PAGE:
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America

Published on February 23rd, 2016 | by www.thehour.com

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In Wilton Steel percussion band: Everyone is a musician

While growing up on the island of Trinidad, Norwalker Donna Rogers-Jones and her brother Robert were discouraged from playing the percussion instrument known to Trinidadians as a steelpan. The instrument, fashioned from one end of a 55-gallon oil drum, originated in the Laventille slum of Port of Spain, Trinidad and Tobago’s capital city, and was considered coarse by the country’s upwardly mobile classes. “Any decent young lady was discouraged” from playing the steelpan, said Rogers-Jones, whose devout parents preferred she and Robert sing religious songs and play the organ, piano or guitar. Often inaccurately called a “steel drum,” the steelpan was invented in the 1930s by parade bands in Laventille who innovated as they strove to be as loud as possible and drown out the music of rival musicians. The bands would compete for volume using metallic objects like tins, barrels and car parts, creating what Rogers-Jones said is today known as the “iron band” sound in Trinidad and Tobago.

The musicians Winston “Spree” Simon, Ellie Manette and Anthony Williams are credited with inventing and refining the steelpan as a melodic instrument, Rogers-Jones’ brother Robert added. Despite their musical upbringing, neither Donna nor Robert had much involvement with music upon relocating to the United States – not, that is, until Donna encountered Wilton Steel performing at Wilton Pizza, under the leadership of Wilton jazz percussionist Arthur Lipner, during one of the band’s weekly summer gigs at the restaurant.  “I just wasn’t expecting to see a steelpan in there!” Rogers-Jones said, adding that she was immediately moved to dance despite the immobility of the other spectators. “In Trinidad, whenever we hear music, especially pan music, we would groove. I simply could not remain seated.”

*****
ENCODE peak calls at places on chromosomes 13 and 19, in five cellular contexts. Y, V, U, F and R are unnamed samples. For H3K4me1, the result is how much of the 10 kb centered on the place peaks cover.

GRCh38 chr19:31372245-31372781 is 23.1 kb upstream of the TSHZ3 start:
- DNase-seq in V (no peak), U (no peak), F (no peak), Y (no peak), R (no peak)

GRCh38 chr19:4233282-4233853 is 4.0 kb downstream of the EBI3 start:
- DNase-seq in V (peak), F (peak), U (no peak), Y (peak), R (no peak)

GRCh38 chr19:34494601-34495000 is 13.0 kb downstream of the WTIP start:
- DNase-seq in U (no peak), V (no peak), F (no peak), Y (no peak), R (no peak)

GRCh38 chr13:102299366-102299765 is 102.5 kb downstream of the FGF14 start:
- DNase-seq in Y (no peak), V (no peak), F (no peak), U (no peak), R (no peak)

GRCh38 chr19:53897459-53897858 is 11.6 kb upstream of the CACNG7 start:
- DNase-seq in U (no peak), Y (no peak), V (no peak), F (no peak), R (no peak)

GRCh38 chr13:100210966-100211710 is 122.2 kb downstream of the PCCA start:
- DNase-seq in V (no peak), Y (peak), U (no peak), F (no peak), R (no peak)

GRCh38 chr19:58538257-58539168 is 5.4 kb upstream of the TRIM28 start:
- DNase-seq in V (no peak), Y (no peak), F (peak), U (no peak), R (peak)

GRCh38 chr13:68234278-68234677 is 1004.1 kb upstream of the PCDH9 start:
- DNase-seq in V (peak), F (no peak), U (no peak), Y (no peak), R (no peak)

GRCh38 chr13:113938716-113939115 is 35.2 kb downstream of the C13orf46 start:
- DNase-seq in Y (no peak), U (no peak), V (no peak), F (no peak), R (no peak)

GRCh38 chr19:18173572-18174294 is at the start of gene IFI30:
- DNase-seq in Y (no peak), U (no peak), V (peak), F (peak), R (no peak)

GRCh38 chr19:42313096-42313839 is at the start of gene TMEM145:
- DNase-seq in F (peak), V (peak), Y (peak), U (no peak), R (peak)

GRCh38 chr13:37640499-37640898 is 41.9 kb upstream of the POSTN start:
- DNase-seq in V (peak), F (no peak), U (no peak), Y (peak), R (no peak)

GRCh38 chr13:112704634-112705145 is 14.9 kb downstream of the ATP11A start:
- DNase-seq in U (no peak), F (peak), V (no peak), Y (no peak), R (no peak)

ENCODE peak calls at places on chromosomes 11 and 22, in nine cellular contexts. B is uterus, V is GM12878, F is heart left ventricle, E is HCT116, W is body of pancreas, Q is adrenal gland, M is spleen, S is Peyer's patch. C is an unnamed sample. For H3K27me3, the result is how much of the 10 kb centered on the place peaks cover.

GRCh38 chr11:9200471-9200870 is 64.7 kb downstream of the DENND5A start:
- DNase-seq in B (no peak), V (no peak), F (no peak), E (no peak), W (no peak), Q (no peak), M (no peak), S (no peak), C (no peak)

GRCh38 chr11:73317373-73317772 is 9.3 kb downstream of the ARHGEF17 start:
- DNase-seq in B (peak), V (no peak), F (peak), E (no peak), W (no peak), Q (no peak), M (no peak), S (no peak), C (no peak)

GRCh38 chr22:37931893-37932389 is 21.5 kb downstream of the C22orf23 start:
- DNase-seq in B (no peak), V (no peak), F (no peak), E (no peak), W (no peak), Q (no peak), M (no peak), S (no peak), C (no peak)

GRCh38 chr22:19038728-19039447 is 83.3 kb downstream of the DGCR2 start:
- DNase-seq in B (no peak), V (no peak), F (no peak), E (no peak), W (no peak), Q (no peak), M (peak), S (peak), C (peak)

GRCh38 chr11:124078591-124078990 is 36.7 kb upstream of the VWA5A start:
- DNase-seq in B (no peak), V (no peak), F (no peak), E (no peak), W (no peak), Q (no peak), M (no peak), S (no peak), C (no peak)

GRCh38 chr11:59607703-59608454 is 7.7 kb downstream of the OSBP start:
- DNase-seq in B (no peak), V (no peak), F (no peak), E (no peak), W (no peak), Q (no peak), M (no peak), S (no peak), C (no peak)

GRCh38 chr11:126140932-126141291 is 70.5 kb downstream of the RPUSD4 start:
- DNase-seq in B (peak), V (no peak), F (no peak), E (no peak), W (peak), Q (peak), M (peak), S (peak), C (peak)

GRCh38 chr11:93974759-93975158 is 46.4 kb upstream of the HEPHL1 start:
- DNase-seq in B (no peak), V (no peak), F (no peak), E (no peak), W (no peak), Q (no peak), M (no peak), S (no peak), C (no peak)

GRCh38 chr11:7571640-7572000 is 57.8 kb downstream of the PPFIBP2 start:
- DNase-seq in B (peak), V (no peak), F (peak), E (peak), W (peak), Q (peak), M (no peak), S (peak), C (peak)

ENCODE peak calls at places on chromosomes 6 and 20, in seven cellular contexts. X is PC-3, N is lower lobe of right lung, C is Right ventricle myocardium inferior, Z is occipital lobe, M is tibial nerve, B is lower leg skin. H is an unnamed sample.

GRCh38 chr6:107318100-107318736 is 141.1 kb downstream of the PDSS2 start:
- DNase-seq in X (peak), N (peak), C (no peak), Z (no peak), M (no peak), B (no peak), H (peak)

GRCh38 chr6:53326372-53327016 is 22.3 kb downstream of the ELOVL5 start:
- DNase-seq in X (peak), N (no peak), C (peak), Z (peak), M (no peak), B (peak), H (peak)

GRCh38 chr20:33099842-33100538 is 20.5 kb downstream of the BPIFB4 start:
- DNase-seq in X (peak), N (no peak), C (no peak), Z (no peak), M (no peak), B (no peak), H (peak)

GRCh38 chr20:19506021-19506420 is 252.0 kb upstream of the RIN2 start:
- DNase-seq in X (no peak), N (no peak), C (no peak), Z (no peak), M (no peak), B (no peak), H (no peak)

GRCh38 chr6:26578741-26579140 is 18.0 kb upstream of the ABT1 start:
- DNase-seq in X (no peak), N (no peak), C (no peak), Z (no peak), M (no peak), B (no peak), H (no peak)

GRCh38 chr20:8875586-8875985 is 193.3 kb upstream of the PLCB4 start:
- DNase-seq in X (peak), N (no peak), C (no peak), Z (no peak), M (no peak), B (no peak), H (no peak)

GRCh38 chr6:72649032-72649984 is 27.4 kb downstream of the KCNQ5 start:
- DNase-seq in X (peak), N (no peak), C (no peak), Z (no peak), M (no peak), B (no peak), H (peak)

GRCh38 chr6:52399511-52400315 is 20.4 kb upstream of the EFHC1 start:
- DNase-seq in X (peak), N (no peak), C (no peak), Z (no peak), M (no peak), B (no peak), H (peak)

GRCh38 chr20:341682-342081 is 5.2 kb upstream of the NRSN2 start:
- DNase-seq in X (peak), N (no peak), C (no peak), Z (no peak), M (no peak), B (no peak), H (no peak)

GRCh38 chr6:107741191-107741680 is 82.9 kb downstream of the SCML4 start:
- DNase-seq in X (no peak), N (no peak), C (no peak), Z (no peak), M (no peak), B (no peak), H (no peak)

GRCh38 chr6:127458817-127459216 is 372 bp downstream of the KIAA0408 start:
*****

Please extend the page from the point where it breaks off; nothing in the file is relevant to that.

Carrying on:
Rogers-Jones decided “then and there” to join the band. “What made it better is that I am from Trinidad, and … they were playing the steelpan, which is from Trinidad, and some of the songs were calypsos from Trinidad and Tobago.” Although she had never played steelpan before, Rogers-Jones picked up the instrument known as a “double second” – a set of two steelpans tuned to a tenor register – and soon enlisted Robert to play guitar. Wilton Steel is the brainchild of local percussionist Arthur Lipner, a highly refined jazz musician who travels the world playing 70 to 80 gigs a year with various bands and has made a documentary, “Talking Sticks”, about the marimba and vibrophone. Six years ago, Lipner founded Wilton Steel as a “community band,” with the idea that anyone can join. “I’ll let anyone in,” Lipner told The Hour. “All ages, all levels of inexperience, and I just work with what people can do.”

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